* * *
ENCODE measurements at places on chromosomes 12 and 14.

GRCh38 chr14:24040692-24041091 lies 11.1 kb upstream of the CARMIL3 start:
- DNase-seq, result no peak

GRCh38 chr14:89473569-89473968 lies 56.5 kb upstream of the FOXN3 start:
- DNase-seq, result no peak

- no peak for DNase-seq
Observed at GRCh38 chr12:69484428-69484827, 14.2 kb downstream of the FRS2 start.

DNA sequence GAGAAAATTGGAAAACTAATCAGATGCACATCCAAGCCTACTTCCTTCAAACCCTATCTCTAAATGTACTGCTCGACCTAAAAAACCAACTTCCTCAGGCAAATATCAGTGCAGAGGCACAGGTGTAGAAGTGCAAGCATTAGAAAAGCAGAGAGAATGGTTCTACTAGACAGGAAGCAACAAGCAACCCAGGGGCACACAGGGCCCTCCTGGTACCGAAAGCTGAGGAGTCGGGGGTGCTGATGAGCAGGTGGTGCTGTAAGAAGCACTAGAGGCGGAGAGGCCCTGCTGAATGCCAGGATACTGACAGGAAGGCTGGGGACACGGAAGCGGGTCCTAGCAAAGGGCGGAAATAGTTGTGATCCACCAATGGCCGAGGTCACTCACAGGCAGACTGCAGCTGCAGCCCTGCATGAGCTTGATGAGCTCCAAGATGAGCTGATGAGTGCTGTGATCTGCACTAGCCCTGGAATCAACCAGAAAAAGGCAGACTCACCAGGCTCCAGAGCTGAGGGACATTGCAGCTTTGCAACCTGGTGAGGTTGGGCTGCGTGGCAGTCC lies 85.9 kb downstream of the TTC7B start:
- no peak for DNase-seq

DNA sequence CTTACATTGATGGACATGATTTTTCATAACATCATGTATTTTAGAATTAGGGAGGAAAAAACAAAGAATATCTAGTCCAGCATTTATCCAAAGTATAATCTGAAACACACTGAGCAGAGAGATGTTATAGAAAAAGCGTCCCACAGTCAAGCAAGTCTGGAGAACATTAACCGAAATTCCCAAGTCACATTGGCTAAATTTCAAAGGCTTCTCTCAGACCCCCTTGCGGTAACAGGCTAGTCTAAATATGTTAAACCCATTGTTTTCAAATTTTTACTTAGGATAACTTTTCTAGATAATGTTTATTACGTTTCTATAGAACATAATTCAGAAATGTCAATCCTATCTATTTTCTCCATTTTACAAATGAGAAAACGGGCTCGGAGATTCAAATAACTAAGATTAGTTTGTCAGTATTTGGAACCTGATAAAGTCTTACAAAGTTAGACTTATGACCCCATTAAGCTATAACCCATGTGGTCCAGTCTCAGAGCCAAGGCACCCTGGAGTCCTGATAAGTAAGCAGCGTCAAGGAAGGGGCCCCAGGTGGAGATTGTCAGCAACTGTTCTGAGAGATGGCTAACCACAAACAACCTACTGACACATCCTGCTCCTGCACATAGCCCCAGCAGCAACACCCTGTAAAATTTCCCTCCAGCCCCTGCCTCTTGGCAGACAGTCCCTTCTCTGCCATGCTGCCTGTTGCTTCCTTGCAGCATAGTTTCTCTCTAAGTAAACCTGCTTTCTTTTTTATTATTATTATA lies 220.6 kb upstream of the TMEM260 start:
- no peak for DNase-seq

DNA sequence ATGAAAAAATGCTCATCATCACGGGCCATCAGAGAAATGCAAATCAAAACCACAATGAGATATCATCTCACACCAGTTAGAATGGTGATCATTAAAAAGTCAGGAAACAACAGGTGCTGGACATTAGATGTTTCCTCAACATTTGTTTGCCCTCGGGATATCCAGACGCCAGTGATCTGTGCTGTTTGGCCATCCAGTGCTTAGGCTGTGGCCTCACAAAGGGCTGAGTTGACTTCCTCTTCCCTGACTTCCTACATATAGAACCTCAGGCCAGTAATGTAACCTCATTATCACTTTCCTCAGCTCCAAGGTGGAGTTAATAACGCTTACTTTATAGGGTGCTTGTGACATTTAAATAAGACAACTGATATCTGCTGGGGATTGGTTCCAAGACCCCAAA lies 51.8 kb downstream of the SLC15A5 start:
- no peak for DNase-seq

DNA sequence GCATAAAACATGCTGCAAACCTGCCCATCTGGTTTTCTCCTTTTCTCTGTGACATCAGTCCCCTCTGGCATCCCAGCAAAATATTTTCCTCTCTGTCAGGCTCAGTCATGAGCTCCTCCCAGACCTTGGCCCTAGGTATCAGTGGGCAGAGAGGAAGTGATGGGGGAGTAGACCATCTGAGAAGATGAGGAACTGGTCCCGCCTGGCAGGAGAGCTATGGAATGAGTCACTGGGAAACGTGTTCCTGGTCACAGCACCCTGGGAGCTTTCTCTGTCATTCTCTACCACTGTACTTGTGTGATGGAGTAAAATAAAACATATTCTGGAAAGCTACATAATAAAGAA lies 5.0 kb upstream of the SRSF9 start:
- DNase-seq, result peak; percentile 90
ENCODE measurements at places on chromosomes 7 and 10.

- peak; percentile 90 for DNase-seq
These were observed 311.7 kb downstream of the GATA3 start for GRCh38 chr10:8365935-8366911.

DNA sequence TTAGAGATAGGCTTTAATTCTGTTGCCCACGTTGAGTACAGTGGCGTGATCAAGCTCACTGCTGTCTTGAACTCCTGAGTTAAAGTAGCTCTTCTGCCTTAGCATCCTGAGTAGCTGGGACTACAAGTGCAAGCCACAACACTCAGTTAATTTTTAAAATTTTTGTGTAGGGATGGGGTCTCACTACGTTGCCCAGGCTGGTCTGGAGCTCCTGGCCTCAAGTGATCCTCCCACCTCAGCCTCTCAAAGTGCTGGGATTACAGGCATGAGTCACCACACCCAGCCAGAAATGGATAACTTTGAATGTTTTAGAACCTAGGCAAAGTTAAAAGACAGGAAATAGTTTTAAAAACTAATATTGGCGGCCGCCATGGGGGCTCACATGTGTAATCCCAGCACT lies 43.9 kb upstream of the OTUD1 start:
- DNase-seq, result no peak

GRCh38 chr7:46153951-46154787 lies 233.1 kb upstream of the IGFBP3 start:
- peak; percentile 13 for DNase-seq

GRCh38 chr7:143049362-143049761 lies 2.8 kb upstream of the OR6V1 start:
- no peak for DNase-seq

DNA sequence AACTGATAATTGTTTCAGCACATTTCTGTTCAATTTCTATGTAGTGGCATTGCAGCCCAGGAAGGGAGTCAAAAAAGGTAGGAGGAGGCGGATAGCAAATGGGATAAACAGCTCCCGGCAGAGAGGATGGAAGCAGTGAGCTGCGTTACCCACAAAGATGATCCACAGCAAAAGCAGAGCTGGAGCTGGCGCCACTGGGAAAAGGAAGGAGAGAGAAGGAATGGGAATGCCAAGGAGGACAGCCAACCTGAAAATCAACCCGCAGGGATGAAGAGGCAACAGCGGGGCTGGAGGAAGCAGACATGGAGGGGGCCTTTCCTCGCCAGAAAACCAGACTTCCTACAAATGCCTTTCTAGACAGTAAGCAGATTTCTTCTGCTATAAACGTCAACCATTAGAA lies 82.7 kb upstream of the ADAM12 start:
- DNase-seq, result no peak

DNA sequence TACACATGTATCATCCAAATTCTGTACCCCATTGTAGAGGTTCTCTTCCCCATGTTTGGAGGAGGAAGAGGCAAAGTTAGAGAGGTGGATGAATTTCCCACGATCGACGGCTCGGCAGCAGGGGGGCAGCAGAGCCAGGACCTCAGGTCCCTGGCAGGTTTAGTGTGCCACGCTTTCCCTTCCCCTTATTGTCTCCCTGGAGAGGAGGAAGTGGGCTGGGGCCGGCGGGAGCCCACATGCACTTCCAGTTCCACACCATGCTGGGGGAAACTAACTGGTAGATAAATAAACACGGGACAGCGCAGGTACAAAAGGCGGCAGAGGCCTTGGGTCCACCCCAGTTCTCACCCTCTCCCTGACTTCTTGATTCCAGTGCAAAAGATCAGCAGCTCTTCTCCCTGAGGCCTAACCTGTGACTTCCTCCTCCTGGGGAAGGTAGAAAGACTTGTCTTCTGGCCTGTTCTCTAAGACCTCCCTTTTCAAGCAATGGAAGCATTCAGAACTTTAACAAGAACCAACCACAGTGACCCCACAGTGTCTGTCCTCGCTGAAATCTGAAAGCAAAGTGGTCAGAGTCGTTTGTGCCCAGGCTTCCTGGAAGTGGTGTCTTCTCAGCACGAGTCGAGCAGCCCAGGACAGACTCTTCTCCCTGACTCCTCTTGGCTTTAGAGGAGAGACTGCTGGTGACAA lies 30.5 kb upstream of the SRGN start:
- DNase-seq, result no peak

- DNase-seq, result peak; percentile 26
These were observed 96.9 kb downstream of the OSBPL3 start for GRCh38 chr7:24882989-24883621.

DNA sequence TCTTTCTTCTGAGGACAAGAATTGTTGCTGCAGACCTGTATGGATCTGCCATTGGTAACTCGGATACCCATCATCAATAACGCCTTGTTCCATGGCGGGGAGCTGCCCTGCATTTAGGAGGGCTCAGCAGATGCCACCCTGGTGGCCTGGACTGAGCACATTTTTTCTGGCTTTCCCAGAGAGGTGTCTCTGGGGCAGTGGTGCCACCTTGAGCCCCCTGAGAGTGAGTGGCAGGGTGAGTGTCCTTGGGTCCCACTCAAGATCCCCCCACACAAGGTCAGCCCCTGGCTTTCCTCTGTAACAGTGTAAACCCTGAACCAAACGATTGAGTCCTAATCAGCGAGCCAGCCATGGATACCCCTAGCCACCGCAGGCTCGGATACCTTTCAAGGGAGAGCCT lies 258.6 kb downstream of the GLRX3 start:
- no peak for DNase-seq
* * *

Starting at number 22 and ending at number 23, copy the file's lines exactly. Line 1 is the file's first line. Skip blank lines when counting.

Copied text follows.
- peak; percentile 13 for DNase-seq

GRCh38 chr7:143049362-143049761 lies 2.8 kb upstream of the OR6V1 start: